Elissa eBook

This eBook from the Gutenberg Project consists of approximately 195 pages of information about Elissa.

“Save your strength,” answered Aziel, “the range is too great, and presently you will have enough of shooting,” and he turned to talk to the officers of the guard.



An hour later the attack commenced at chosen points of the double wall, one of them being the southern gate.  In front of the advancing columns of savages were driven vast numbers of slaves, many of whom had been captured, or had surrendered in the outer town.  These men were laden with faggots to fill the ditch, rude ladders wherewith to scale the walls, and heavy trunks of trees to be used in breaching them.  For the most part, they were unarmed, and protected only by their burdens, which they held before them as shields, and by the arrows of the warriors of Ithobal.  But these did little harm to the defenders, who were hidden behind the walls, whereas the shafts of the garrison, rained on them from above, killed or wounded the slaves by scores, who, poor creatures, when they turned to fly, were driven onward by the spear-points of the savages, to be slain in heaps like game in a pitfall.  Still, some of them lived, and running under the shelter of the wall, began to breach it with the rude battering rams, and to raise the scaling ladders till death found them, or they were worn out with excitement, fear and labour.

Then the real attack began.  With fierce yells, the threefold column rushed at the wall, and began to work the rams and scale the ladders, while the defenders above showered spears and arrows upon them, or crushed them with heavy stones, or poured upon their heads boiling pitch and water, heated in great cauldrons which stood at hand.

Time after time they were driven back with heavy loss; and, time upon time, fresh hordes of them advanced to the onslaught.  Thrice, at the southern gate, were the ladders raised, and thrice the stormers appeared above the level of the wall, to be hurled back, crushed and bleeding, to the earth beneath.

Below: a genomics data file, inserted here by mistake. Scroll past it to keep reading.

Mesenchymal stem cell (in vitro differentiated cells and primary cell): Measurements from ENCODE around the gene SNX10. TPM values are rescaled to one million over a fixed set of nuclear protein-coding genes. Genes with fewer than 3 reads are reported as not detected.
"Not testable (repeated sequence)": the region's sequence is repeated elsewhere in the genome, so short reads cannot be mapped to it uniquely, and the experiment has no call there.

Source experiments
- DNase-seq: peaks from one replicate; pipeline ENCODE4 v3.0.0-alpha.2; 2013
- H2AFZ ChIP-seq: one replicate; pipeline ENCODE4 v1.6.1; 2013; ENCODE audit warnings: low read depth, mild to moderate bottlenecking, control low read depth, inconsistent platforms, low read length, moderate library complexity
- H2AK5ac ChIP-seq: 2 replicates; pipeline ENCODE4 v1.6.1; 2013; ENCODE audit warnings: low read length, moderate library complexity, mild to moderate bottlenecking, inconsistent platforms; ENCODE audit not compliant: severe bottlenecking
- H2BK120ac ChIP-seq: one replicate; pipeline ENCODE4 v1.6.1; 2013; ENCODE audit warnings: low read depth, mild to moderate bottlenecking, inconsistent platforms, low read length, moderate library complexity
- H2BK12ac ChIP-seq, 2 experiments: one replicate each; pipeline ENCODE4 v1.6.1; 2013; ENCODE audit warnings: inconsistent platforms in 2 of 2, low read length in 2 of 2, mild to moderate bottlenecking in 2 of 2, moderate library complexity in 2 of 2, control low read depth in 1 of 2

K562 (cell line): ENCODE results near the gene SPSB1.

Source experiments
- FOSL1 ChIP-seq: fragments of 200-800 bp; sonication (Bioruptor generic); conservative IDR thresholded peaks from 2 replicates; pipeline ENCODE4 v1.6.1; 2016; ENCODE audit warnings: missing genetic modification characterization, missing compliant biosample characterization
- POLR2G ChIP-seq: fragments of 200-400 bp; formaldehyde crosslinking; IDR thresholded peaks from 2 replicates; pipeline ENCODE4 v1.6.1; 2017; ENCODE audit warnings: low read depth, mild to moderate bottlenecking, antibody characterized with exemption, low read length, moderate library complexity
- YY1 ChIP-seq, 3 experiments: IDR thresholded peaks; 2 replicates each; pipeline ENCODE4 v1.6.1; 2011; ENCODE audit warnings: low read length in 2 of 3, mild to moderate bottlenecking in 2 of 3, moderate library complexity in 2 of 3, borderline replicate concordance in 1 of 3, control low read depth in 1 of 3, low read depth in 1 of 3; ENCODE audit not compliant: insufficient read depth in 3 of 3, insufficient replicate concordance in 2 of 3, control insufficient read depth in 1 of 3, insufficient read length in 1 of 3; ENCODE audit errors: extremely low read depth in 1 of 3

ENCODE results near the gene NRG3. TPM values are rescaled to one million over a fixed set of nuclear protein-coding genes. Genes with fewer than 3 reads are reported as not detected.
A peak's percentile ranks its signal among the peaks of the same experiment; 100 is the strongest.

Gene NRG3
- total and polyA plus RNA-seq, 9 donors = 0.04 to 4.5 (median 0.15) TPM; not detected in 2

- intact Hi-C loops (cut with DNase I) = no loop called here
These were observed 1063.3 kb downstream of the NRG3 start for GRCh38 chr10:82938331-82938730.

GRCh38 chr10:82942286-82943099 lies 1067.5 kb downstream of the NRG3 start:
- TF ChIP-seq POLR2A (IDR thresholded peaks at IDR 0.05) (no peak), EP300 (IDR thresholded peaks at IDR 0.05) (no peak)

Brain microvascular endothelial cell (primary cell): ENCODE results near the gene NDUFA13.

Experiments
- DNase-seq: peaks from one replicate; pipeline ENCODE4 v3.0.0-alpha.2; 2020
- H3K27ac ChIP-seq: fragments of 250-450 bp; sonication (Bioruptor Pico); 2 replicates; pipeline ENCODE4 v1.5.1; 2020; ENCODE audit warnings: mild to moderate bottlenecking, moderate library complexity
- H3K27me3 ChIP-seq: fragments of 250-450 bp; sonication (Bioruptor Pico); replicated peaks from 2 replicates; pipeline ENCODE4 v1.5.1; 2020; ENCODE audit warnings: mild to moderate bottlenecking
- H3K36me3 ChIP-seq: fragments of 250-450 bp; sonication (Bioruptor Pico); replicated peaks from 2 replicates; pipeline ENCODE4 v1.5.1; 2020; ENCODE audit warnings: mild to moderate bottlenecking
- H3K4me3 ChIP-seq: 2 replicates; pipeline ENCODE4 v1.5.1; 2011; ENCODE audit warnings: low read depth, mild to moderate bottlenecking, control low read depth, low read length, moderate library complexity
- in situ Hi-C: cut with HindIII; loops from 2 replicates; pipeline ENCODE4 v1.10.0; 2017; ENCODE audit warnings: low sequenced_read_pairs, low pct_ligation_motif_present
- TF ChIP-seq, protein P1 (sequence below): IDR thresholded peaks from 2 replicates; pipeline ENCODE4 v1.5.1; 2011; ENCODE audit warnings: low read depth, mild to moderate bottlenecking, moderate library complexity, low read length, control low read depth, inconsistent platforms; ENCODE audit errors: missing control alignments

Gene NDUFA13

Thus the long day wore on and still the defenders held their own.

“We shall win,” shouted Aziel to Metem, as a fresh ladder was cast down with its weight of men to the death-strewn plain.

“Yes, here we shall win because we fight,” answered the Phoenician, “but elsewhere it may be otherwise.”  Indeed for a while the attack upon the south gate slackened.

Another hour passed and presently to the left of them rose a wild yell of triumph, and with it a shout of “Fly to the second wall.  The foe is in the fosse!”

Metem looked and there, down the great ditch, 300 paces to their left, a flood of savages poured towards them.  “Come,” he said, “the outer wall is lost.”  But as he spoke once more the ladders rose against the gates and flanking towers and once more Aziel sprang to cast them down.  When the deed was done, he looked behind him to find that he was cut off and surrounded.  Metem and most of his men indeed had gained the inner wall in safety, while he with twelve only of his bravest soldiers, Jews of his own following, who had stayed to help him to throw back the ladders, were left upon the gateway tower.  Nor was escape any longer possible, for both the plain without and the fosse within were filled with the men of Ithobal who advanced also by hundreds down the broad coping of the captured wall.

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Elissa from Project Gutenberg. Public domain.
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